And, to get to the main point. Yes, the moment of Jason’s death left me cold. I had almost zero reaction to it other than, “Okay, what next?” There was no proper atmosphere to the death, no set up to hook you right in, no lasting legacy other than a really, really angry Batman.I asked myself if there had even been a point to the death. It was entirely dispassionate. For all that I cared, Detective Bullock might have died. Or Jimmy Olsen’s dog, if he ever had one. This was the biggest letdown of the entire arc.
All of which leads into the utter silliness of #429, in which we find out that this crazy lunatic is the new Iranian Ambassador to the United Nations. I mean… come on. I know comics have to have a bit of silly, but this was pushing the boundaries really far. And the Joker’s entire “plan” (not to be confused with Heath Ledger’s Joker’s plans in The Dark Knight) was even sillier. Not the best moment for Starlin, not by far. Given how extremely well he wrote Thanos and the entire script for the Infinity-arc comics, I was really surprised at the level of writing for this issue.
The art team for the 4-issues consisted of Mike Mignola as the cover artist, Jim Aparo as the penciller, Mike DeCarlo as inker, John Costanza as letterer and Adrienne Roy as colourist. Sadly, none of Mignola’s covers had an effect on me, defined by oddly proportioned heads and extremely simple (so it appeared) line-work. Aparo, DeCarlo and Roy’s work however was excellent. I found the long-face depiction of Joker to be a bit weird, not to mention Jason wearing nothing but reinforced green underwear as part of his uniform, but it was all fairly minor stuff. I think the interior art was definitely one of the better (possibly the best) things about the comics.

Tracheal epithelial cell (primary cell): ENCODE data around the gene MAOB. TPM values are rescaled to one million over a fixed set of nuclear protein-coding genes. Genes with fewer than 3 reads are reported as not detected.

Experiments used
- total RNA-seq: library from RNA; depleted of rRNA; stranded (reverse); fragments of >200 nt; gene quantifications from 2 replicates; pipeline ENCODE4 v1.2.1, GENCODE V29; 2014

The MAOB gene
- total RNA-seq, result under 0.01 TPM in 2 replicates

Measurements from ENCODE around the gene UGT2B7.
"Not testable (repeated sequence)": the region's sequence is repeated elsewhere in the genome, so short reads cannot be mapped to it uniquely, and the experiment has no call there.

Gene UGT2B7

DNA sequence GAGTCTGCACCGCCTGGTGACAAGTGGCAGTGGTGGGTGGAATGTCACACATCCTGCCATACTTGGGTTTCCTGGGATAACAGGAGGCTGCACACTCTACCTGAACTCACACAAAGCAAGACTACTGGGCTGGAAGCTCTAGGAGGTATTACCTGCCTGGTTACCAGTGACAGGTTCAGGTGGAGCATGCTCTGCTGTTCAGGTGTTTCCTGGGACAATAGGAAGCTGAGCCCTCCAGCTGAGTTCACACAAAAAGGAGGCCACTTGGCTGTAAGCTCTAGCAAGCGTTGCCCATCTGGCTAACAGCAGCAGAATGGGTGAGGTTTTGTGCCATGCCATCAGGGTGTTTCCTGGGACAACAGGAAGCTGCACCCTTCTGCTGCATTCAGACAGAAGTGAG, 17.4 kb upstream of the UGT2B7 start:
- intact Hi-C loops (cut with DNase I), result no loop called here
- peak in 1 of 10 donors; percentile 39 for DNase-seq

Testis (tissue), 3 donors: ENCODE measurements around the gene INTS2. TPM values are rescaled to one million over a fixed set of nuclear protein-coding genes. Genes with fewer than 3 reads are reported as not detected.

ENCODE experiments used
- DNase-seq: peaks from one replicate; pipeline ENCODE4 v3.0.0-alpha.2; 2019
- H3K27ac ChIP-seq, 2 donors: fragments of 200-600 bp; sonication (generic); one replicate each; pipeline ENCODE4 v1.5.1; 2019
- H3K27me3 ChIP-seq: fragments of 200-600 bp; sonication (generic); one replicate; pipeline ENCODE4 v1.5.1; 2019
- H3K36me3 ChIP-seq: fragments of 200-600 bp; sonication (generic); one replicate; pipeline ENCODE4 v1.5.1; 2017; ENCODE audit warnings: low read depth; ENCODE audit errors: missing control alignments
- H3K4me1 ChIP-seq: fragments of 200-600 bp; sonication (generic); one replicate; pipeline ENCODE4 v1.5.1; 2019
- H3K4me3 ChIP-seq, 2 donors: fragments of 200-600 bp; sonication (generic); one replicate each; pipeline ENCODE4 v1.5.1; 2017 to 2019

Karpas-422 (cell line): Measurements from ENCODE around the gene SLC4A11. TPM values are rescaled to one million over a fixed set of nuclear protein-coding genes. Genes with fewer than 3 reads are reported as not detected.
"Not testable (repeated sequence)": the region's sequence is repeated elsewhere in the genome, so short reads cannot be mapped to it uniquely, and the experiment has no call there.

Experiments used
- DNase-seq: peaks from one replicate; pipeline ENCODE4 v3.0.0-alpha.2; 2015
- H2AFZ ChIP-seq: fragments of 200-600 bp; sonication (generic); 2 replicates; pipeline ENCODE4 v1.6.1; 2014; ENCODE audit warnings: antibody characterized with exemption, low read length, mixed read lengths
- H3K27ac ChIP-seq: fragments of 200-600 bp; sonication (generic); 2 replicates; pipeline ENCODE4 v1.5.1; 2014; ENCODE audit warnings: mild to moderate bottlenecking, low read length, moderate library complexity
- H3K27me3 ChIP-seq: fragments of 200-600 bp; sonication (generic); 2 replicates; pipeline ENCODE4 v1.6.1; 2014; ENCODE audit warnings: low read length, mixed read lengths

Overall, A Death of the Family has some good stuff to it, and in a lot of places it just doesn’t, and falls below par. Since I’ve read a fair few comics of that entire era, such as the Crisis on Infinite Earths mega-crossover, and a few He-Man comics from DC, in that context, this particular arc is just a blip on the radar, having prominence only for the facts that Jason’s death was voted on by readers, and because of the allusions to real world politics in the comic, such as “Reagonomics” and the not-so-subtle hints towards the Iran-Contra affair.
So, in the end, I wouldn’t really recommend reading the 4-issue arc unless you want the “original” context for Jason’s death and just want to be a completist in your reading. Simply put, there is nothing all that special about it.